Phoenix is building a light-rail system to connect with suburbs. Cities along the rail line that’s scheduled to open next year are rezoning around transit stations to encourage urban developmen­t.

High-rises aren’t new to Vegas but they’re getting bigger and taller, and are more than just hotels and casinos. On the north end of the Strip, the 76-acre Project CityCenter byMGM-Mirage is a city within a city. Downtown, a complex that will include a transporta­tion terminal, city offices and other commercial developmen­t are planned.

“It’s a new culture for us in southern Nevada,” says Debra March, director of the Lied Institute for Real Estate Studies at the University of Nevada, Las Vegas. “East Coast cities have had that higherdens­ityflavor for some time. Forus, it’s a new experience.”

Many of the 5,000-6,000 people who move to Las Vegas every month come from New York or New Jersey, March notes. There, she adds, “they’ve been accustomed to high-rise developmen­t . . . as a lifestyle choice.”

Looking up in Dallas

It should come as no surprise that Texas’ newpassion for drawing people downtown is playing out in a bigway in “BigD.”

Dallas did not experience the dizzying real estate boomthat other parts of the USA saw earlier this decade. That has spared it the freefalls in prices and sales that have staggered other areas.

Last year, the city adopted its first growth plan that details a longtermvi­sion. The theme of forwardDal­las!: density, density, density.

Dense developmen­t is clustering along the 45-mileDallas Area Rapid Transit light-rail line that connects Dallas and Plano to the north and Garland to the northeast. Constructi­on is underway to almost double the system.

By 2013, Dallas/Fort Worth Internatio­nal Airport and Love Field, the major airports serving the city, will be linked to rail.

Developers here like transit. A 2005 study by professors at the University ofNorth Texas inDenton estimated that more than $3.3 billion had been invested or planned near light-rail stations since 1999.

“About five years ago, I could count maybe two developers who sort of had an idea what transitori­ented developmen­t was about,” says Peer Chacko, assistant director of Dallas’ long-range planning division. “All this has changed.”

Only two developers applied for public funding for such developmen­t four years ago, he says. More than 50 applied last year.

“These ideas are not usually as- sociated with Texas,” Chacko says. “Density is still in many communitie­s considered a bad word. Public housing is associated­with it.”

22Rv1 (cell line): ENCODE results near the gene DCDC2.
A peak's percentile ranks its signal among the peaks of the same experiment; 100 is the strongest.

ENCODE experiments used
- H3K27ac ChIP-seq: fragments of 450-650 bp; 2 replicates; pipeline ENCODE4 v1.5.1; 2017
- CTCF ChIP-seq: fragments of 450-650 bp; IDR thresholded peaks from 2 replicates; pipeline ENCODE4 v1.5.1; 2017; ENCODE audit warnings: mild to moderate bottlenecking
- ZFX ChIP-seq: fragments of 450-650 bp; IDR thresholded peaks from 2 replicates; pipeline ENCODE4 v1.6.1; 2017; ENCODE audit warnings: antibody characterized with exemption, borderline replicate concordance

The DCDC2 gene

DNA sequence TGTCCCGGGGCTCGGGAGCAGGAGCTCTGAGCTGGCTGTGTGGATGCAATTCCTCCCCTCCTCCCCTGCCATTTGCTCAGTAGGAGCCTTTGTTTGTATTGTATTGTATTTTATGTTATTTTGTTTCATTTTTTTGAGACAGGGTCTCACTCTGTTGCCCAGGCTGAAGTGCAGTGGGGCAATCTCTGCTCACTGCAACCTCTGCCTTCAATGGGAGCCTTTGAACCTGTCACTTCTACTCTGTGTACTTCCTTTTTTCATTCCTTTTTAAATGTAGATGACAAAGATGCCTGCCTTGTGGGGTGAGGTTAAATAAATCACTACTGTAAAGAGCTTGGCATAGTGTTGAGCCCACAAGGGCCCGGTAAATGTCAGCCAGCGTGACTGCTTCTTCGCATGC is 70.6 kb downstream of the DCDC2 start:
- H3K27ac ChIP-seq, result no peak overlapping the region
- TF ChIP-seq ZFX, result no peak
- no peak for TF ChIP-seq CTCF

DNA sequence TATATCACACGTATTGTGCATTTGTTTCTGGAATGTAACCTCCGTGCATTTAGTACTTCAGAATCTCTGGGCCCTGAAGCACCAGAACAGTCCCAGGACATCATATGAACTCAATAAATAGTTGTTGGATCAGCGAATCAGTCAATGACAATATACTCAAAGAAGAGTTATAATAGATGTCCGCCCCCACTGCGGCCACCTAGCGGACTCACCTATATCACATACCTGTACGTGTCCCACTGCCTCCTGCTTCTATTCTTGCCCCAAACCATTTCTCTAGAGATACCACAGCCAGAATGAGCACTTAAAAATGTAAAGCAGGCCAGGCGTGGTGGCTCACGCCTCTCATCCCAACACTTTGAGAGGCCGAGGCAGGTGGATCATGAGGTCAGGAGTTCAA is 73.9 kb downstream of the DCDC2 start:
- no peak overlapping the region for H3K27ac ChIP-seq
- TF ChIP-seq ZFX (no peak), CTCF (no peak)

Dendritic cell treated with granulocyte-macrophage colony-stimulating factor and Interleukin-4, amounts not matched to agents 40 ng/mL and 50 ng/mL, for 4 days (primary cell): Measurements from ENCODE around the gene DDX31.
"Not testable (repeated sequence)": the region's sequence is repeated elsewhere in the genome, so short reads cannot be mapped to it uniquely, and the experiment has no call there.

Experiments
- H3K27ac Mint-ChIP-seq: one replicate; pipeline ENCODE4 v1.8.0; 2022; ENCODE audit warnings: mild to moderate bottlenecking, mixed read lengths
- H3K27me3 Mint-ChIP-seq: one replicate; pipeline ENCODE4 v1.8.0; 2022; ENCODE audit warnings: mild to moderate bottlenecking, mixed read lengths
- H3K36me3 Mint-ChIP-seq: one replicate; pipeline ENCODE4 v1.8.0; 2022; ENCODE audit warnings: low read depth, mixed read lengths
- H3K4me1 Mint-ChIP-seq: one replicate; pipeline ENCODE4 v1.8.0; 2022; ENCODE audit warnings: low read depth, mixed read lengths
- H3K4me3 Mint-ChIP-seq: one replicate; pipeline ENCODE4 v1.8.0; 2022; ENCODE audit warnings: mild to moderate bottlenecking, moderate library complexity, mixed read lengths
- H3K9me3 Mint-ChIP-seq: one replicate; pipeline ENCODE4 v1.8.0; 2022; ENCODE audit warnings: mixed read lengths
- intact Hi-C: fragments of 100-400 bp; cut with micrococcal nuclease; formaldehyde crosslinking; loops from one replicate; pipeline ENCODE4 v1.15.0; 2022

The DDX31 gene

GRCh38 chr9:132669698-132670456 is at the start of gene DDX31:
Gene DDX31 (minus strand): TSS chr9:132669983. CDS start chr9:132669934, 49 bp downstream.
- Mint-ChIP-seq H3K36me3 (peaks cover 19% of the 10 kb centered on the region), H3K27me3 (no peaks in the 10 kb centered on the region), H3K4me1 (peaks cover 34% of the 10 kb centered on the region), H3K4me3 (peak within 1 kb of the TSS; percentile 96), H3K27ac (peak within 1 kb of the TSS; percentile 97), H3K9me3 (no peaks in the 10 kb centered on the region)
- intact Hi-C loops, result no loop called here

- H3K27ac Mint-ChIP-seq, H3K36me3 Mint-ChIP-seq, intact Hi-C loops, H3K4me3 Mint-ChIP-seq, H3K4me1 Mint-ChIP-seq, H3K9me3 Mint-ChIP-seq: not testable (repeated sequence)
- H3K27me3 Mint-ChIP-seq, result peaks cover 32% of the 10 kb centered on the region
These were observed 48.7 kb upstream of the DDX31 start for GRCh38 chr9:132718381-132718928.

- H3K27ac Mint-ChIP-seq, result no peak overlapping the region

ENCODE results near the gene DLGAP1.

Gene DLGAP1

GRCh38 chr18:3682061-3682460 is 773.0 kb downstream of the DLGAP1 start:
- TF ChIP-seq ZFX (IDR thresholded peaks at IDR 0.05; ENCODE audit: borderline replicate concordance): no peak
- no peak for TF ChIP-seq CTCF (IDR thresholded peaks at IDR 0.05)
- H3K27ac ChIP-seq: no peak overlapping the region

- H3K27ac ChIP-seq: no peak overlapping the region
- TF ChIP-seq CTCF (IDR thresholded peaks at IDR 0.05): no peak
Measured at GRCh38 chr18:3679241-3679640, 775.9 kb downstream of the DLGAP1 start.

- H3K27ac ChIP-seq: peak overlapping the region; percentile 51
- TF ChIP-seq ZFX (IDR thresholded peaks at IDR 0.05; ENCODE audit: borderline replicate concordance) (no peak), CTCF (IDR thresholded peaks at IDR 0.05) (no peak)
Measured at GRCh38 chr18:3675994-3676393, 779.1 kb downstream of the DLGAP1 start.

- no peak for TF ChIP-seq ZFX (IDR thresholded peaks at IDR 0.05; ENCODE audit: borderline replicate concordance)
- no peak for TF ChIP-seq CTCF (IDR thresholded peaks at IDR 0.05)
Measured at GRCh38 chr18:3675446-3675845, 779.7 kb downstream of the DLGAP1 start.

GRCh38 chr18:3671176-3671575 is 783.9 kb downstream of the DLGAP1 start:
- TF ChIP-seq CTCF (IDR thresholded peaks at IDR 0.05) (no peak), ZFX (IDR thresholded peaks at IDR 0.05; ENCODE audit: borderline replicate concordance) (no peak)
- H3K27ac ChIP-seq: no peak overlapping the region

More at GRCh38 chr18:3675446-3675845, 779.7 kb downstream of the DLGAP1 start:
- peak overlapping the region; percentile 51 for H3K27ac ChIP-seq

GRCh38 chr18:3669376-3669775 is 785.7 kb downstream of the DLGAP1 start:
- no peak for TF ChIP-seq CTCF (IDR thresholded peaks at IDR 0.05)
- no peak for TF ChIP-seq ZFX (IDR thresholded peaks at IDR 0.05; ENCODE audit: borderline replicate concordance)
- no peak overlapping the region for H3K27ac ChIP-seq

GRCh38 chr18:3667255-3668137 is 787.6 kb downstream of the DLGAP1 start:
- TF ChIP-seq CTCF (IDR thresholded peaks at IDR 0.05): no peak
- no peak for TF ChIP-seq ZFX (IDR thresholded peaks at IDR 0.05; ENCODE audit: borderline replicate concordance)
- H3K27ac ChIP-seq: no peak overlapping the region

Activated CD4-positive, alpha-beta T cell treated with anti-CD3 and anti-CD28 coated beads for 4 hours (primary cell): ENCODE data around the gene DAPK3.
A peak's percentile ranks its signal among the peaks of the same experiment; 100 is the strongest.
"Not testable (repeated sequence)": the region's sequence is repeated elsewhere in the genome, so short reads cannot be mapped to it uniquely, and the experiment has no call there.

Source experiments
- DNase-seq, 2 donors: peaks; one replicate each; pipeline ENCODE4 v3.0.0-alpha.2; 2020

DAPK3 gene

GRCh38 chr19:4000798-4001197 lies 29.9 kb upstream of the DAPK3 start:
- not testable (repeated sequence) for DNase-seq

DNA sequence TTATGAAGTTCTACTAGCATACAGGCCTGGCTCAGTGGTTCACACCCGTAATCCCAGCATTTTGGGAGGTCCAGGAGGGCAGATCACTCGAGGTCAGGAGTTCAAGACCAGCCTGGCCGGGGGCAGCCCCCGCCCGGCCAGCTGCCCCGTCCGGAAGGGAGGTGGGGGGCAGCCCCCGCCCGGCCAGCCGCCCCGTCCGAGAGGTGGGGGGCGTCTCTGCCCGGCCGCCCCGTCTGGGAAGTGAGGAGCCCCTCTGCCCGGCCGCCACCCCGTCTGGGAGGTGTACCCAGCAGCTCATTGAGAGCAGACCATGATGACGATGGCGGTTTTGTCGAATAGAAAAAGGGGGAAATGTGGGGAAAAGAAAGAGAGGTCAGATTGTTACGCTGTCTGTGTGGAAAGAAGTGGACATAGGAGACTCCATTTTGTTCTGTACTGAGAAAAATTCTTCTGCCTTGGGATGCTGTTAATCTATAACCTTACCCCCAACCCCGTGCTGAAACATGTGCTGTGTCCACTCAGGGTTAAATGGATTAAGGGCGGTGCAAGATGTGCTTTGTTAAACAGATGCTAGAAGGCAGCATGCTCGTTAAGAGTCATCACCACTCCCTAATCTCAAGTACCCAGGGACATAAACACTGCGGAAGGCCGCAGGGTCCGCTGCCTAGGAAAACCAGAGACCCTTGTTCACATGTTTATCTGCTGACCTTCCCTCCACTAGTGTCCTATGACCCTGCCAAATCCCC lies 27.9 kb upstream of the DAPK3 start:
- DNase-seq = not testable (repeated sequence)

Upscale and elevated

Victory Park is as far from public housing as you can get. It’s anchored by the American Airlines Center, which opened in 2001 as the home of the NBA’s Dallas Mavericks, a team partly owned by Perot.

“New cities were not developed originally to be very dense,” says Perot, chairman of Hillwood developmen­t company.

“Dallas grew in a traditiona­l suburban program because land was cheap.”

Perot owned land all around the arena. He used it to create a glitzy neighborho­od from an industrial wasteland. Power plants, fuel storage tanks, a railroad maintenanc­e yard and incinerato­rs had left cancer-causing substances behind.

About 15million gallons of tainted groundwate­r had to be cleaned and 750,000 cubic yards of dirt moved.

Perot wanted a community where “you basically can live, work and play,” he says.

Victory Park is wooing largely high-end residents. The W Dallas VictoryHot­el & Residences are selling for $400,000 to $7 million. Other projects include TheHouse, a 28story, 147-unit residentia­l tower designed by renowned French designer Philippe Starck. And Victory Tower, 43 stories featuring the Mandarin Oriental Hotel, 90 residentia­l units, office and retail space. And Cirque, a 28-story high-rise with 252 apartments.

Whatever themodel, Cathy Phillips is ecstatic about the transforma­tion as she browses through Haven, a home accessory store and one of the boutiques that line Victory Park Lane in the shadow of high-rises.

“I love the feel of it,” says Phillips, a fundraisin­g activistwh­o splits her time between Dallas and California.

Jon Tutolo, Haven’s owner, has clients who live part time in other cities or abroad.

Northern cities provide much of the inspiratio­n for Dallas’ upward mobility, but they’re not publicly touted as the rolemodels.

“In secret, we look at what they do,” Dallas city planner Chacko says.

“But we try to avoid pointing to them too much as an example. It doesn’t sell very well to the public. If we say NewYork or Chicago, they say, ‘We’re Dallas.’ There’s a very strong level of pride.”

 ?? By Allison V. Smith for USA TODAY ?? V is forVictory­Park: The 33-storyWHote­l, left, rises over Victory Park in Dallas. The developmen­t is home to high-rise condos, hotels and offices.
By Allison V. Smith for USA TODAY V is forVictory­Park: The 33-storyWHote­l, left, rises over Victory Park in Dallas. The developmen­t is home to high-rise condos, hotels and offices.